As is typical of resource management, the regulating ministry sees its prime purpose is to enhance growth and profitability of companies extracting resources. the public share of produced values is no longer material. This cozy relationship costs taxpayers billions of dollars, money that could be spent on renewable energy, transit, daycare, education or many other responsibilities of government.
Canada’s Conservatives are committed to the Republican Party value of opposing voter fraud, if someone else is doing it. Like their American mentors, HarperCons protest electoral manipulations even more strongly when no one is doing it. Bill C-76 amends the Canada Elections Act to establish spending limits for third parties and political parties before of a general election. It also establishes measures to increase transparency regarding the participation of third parties in the electoral process. Conservatives opposed Bill C-76 from the start. They preferred the Harper Government’s C-23 legislation, which some call the unfair elections act.
Despite indulgent remuneration provided the BC Legislature’s senior executives — including sums paid secretly — financial problems at the institution have continued for more than a decade.
Freelance reporter Bob Mackin wrote that BC’s Legislature was a scandal waiting to happen and he quoted journalism professor and former Legislative reporter Sean Holman about the significant potential for abuse. Mackin blames excessive secrecy and lack of transparency…
BC Hydro’s quarterly report for the period ended September 30, 2018 shows the utility is very good at some things. Specifically, borrowing and spending money. In the thirteen years from 2005, assets employed to service BC consumers have almost tripled in value. Trouble is, actual sales to residential, commercial and industrial consumers are less in 2018 than in 2005.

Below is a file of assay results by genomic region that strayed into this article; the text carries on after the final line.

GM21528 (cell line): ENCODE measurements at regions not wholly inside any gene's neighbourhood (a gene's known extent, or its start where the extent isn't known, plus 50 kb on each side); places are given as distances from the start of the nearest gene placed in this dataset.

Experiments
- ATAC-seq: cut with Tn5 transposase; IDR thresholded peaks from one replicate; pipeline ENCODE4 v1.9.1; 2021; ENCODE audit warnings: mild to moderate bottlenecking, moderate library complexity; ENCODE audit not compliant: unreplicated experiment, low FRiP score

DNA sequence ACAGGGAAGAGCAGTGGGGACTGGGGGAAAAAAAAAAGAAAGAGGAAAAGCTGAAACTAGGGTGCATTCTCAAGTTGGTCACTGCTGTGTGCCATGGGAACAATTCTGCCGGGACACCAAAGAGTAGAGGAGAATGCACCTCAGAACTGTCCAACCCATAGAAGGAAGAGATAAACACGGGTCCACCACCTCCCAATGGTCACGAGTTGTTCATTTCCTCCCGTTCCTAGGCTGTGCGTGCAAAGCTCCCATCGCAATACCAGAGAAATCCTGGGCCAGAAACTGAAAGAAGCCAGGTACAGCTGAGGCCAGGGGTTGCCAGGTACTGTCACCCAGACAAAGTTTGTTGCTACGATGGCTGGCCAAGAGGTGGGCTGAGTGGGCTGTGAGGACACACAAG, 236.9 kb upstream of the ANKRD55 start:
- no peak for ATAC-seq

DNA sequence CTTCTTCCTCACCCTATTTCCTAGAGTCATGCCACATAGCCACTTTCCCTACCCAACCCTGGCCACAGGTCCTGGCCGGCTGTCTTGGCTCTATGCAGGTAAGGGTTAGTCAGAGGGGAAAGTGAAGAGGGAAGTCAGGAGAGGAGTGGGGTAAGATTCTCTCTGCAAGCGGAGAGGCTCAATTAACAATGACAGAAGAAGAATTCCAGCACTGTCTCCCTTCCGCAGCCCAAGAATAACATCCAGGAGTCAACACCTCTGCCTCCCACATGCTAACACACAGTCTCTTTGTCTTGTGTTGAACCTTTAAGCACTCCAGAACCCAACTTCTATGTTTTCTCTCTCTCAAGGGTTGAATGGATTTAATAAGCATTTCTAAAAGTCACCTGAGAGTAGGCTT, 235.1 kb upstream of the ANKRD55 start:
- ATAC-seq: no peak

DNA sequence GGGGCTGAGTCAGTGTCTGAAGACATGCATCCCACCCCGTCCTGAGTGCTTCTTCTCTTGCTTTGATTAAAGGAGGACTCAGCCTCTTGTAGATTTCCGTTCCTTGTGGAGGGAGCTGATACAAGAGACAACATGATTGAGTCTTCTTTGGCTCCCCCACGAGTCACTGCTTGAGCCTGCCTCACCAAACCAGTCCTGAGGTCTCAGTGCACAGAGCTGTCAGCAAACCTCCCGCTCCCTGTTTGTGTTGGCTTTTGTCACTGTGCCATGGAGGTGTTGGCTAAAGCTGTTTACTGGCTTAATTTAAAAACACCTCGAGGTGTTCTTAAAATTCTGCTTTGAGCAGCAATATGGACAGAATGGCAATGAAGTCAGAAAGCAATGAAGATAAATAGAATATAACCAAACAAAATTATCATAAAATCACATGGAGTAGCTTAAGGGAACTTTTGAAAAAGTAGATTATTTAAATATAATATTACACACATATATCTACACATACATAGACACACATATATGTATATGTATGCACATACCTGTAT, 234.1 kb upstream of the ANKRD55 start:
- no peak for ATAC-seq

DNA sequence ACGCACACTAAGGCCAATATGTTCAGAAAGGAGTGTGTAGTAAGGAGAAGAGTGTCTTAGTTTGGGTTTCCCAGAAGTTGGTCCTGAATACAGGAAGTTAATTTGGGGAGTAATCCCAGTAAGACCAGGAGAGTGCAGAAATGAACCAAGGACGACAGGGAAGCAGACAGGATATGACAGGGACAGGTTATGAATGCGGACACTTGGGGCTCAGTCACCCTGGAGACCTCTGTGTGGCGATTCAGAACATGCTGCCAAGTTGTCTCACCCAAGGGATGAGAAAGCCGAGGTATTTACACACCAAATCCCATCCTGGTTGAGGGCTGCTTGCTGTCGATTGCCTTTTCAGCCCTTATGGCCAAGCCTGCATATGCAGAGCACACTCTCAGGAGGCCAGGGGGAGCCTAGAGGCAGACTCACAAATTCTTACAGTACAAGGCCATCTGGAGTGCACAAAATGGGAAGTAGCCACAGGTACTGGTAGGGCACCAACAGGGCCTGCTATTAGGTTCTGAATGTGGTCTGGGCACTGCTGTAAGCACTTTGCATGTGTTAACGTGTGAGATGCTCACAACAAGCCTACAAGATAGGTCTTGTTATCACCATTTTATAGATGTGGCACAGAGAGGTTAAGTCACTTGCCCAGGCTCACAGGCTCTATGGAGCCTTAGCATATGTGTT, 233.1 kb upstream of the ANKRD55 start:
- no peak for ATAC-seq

The case is clear. British Columbia’s Government decided to reduce the public share of natural gas revenues to almost nothing. This is despite substantial growth in the quantities of natural gas being extracted.
Perhaps an even more vile set of falsehoods is BC Hydro’s continuing claims that demand for electricity by its BC consumers has been growing steadily. That has led to excessive capital spending that measures in the billions.
Check out the fine work on electoral reform by Merv Adey 2018 fellowship recipient Andrew Seal. It’s a fabulous five part series published by The Tyee. We’d like to raise additional funds to initiate the next fellowship. You can be sure it will support a comprehensive examination of a subject important to all British Columbians.
British Columbia sees itself in competition with Alberta to attract gas exploration and production companies. As a result, both provinces have been in a race to the bottom. By giving away its natural gas resource, BC has reached bottom and through its plan to provide below cost electricity, the Horgan Government policy is to pay producers to remove this natural resource. Quite a change from the NDP’s promises before the 2017 election.